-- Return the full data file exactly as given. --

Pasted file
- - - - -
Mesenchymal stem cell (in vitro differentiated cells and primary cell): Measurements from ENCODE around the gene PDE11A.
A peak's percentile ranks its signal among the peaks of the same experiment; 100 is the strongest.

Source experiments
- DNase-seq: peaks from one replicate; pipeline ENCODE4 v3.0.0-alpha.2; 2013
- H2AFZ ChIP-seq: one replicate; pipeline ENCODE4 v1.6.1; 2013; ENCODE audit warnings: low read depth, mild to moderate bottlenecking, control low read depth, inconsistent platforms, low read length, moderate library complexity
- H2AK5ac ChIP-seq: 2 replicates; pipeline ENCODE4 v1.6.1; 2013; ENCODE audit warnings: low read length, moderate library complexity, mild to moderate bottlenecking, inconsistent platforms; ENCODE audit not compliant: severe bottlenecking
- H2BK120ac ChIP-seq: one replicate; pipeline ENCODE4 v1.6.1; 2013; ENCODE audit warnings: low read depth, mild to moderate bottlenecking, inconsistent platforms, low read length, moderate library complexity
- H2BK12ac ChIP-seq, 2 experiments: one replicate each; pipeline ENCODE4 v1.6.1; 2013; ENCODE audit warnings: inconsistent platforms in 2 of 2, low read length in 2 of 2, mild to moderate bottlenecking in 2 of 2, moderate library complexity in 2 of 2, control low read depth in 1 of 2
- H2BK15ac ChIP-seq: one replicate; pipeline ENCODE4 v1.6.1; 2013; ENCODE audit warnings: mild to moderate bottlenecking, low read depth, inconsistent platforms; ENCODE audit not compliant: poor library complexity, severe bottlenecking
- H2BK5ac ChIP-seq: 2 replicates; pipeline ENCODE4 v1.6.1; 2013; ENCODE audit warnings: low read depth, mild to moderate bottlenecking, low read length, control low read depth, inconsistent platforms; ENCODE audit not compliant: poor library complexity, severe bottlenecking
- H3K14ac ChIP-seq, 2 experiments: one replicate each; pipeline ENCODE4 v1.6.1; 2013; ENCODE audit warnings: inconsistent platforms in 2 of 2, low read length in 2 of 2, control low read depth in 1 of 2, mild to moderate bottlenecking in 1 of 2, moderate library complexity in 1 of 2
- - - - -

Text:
Mesenchymal stem cell (in vitro differentiated cells and primary cell): Measurements from ENCODE around the gene PDE11A.
A peak's percentile ranks its signal among the peaks of the same experiment; 100 is the strongest.

Source experiments
- DNase-seq: peaks from one replicate; pipeline ENCODE4 v3.0.0-alpha.2; 2013
- H2AFZ ChIP-seq: one replicate; pipeline ENCODE4 v1.6.1; 2013; ENCODE audit warnings: low read depth, mild to moderate bottlenecking, control low read depth, inconsistent platforms, low read length, moderate library complexity
- H2AK5ac ChIP-seq: 2 replicates; pipeline ENCODE4 v1.6.1; 2013; ENCODE audit warnings: low read length, moderate library complexity, mild to moderate bottlenecking, inconsistent platforms; ENCODE audit not compliant: severe bottlenecking
- H2BK120ac ChIP-seq: one replicate; pipeline ENCODE4 v1.6.1; 2013; ENCODE audit warnings: low read depth, mild to moderate bottlenecking, inconsistent platforms, low read length, moderate library complexity
- H2BK12ac ChIP-seq, 2 experiments: one replicate each; pipeline ENCODE4 v1.6.1; 2013; ENCODE audit warnings: inconsistent platforms in 2 of 2, low read length in 2 of 2, mild to moderate bottlenecking in 2 of 2, moderate library complexity in 2 of 2, control low read depth in 1 of 2
- H2BK15ac ChIP-seq: one replicate; pipeline ENCODE4 v1.6.1; 2013; ENCODE audit warnings: mild to moderate bottlenecking, low read depth, inconsistent platforms; ENCODE audit not compliant: poor library complexity, severe bottlenecking
- H2BK5ac ChIP-seq: 2 replicates; pipeline ENCODE4 v1.6.1; 2013; ENCODE audit warnings: low read depth, mild to moderate bottlenecking, low read length, control low read depth, inconsistent platforms; ENCODE audit not compliant: poor library complexity, severe bottlenecking
- H3K14ac ChIP-seq, 2 experiments: one replicate each; pipeline ENCODE4 v1.6.1; 2013; ENCODE audit warnings: inconsistent platforms in 2 of 2, low read length in 2 of 2, control low read depth in 1 of 2, mild to moderate bottlenecking in 1 of 2, moderate library complexity in 1 of 2